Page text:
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by Casey Neeley
February 4th, 2011

Food for the Seoul

Being adventurous and trying new things does not come easily to me. I have to make a conscious effort to push myself and not be afraid of the unknown. I just wouldn’t qualify as a daredevil. I consider myself more of a homebody and bask in the comfort of my spot on the couch and an afternoon in my backyard. However, I know that sometimes you just can’t pass on an amazing opportunity.

This week I have had one of those once-in-a-lifetime opportunities. The Window Film magazine staff was invited to visit Seoul, Korea to take an in-depth tour of a film manufacturer’s facilities (more on that in a future issue). In the days leading up to my departure I began to have nerves about all of the unknown things I would run into in Korea—the language, the food, the style, etc. However, I have been pleasantly surprised to find that the culture has been both welcoming and intriguing, and food I have encountered delicious—I seriously am in love with Korean barbeque now. The lesson for me is that trying something new can pay off in major ways.

Nexfil, the company I visited, may be discovering the same thing. Their chip-dyed film is both different and intriguing. The company tried something different and it appears to be paying off for them. We were granted a tour of the different film lines and were able to sit down with the company’s president, ShinSoon Lee to talk about film, the industry and what is in store for Nexfil (for more on this interview, the chip-dyed film and a tour of the facilities stay tuned for a future episode of Film’d—click here to sign up to receive the video as soon as it is released).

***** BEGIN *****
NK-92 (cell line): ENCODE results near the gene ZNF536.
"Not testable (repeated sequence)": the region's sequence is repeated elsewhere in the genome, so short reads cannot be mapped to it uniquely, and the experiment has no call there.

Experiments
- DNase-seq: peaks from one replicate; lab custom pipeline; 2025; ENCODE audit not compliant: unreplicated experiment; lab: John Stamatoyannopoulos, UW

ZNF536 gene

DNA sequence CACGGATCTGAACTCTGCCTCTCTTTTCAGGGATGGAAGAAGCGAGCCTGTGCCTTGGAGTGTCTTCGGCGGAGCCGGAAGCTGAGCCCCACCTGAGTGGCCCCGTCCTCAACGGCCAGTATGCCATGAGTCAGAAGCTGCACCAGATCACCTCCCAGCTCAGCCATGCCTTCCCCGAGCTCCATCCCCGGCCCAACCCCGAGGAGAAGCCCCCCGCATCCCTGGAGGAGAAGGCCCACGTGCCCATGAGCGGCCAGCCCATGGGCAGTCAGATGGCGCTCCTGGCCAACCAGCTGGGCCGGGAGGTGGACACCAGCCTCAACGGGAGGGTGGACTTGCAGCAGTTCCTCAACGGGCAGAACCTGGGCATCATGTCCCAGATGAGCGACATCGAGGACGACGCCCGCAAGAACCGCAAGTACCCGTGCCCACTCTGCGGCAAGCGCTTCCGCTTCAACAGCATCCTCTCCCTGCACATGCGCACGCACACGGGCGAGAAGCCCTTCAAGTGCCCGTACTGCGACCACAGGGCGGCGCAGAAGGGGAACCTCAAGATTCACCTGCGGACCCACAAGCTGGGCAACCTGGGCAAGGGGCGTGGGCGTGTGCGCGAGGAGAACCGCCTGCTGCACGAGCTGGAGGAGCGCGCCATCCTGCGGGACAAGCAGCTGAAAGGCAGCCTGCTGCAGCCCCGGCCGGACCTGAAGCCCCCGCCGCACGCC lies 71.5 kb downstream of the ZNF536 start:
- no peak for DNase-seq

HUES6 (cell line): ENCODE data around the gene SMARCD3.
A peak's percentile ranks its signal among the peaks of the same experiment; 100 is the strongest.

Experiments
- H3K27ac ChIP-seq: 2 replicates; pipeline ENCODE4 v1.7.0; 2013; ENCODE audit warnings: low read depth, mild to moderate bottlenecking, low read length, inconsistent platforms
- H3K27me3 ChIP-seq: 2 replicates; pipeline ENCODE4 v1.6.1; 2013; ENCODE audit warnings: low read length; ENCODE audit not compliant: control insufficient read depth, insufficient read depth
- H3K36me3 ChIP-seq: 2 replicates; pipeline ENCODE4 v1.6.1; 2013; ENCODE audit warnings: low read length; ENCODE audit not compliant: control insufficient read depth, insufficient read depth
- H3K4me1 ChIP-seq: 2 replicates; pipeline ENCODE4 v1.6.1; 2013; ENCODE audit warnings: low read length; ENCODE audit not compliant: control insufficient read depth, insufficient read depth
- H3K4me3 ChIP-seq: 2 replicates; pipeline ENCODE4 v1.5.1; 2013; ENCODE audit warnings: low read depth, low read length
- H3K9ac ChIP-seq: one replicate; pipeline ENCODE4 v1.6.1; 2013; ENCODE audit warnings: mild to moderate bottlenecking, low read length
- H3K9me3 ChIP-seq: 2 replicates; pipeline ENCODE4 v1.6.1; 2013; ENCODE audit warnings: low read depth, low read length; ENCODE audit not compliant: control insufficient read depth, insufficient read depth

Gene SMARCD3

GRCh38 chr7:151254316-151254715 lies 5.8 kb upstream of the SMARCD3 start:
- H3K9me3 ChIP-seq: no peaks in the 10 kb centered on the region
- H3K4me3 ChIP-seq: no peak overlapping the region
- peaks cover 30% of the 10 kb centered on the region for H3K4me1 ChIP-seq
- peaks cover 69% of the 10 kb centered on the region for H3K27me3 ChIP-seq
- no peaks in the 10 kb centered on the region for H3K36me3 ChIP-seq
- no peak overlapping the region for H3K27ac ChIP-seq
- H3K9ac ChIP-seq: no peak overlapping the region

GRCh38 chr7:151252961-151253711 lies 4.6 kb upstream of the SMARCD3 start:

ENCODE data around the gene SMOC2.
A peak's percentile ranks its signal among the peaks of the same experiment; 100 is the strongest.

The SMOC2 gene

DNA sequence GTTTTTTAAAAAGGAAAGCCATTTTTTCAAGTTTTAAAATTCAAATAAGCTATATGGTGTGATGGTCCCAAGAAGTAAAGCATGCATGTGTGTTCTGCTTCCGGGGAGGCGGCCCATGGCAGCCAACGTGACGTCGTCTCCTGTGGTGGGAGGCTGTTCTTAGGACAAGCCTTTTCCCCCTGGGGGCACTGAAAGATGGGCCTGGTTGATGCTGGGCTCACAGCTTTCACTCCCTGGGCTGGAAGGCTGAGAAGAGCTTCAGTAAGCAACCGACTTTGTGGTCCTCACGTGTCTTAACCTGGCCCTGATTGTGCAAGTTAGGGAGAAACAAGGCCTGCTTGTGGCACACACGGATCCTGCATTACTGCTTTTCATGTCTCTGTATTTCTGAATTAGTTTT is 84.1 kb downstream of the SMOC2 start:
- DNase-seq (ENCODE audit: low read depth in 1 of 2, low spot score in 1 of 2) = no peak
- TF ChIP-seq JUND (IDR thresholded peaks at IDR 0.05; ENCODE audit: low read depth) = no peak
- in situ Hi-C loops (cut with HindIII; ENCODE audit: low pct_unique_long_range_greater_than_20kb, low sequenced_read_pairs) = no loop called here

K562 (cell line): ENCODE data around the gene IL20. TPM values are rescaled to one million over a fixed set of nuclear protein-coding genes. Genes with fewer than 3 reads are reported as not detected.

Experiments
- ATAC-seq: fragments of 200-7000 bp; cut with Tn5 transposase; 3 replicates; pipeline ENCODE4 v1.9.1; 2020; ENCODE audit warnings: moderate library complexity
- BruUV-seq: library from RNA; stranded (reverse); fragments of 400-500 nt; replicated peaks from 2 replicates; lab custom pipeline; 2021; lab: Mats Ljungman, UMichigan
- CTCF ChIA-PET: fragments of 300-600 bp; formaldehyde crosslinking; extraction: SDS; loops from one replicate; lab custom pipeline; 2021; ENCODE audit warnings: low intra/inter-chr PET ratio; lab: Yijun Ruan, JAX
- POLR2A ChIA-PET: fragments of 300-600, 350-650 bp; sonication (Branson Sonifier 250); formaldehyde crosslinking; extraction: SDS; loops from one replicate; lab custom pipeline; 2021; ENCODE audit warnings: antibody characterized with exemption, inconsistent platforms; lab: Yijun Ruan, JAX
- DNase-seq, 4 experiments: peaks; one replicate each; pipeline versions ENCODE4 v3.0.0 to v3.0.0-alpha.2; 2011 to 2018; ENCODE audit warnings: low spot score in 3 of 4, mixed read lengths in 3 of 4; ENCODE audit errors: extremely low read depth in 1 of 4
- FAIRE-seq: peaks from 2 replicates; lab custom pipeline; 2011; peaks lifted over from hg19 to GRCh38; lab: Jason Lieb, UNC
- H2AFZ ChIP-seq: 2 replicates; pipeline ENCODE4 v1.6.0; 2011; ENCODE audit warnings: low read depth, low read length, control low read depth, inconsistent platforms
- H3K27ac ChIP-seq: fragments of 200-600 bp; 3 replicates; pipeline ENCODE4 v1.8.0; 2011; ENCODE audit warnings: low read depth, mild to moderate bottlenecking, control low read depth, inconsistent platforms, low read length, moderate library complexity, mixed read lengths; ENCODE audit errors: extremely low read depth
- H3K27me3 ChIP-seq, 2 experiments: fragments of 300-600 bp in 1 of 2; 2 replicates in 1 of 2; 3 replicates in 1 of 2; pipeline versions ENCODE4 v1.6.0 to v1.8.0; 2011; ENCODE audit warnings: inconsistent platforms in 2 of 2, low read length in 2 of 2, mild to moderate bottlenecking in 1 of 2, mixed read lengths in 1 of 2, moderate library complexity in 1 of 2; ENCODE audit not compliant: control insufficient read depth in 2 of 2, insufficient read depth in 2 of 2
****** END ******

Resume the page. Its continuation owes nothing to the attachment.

I suppose it is always a question of risk versus reward for window film manufacturers. Developing a new product or line can be expensive, but if you find you niche (shout out to Donna Wells’ column in the November-December issue of Window Film) it can pay off big-time. So with that in mind, I’m interested to hear from those in the industry about risk versus reward—what have been your experiences? Does taking a risk generally pay off for you? What risks has your company taken?

If you want to check out more of my personal pictures from my trip to Seoul check out the slideshow below.

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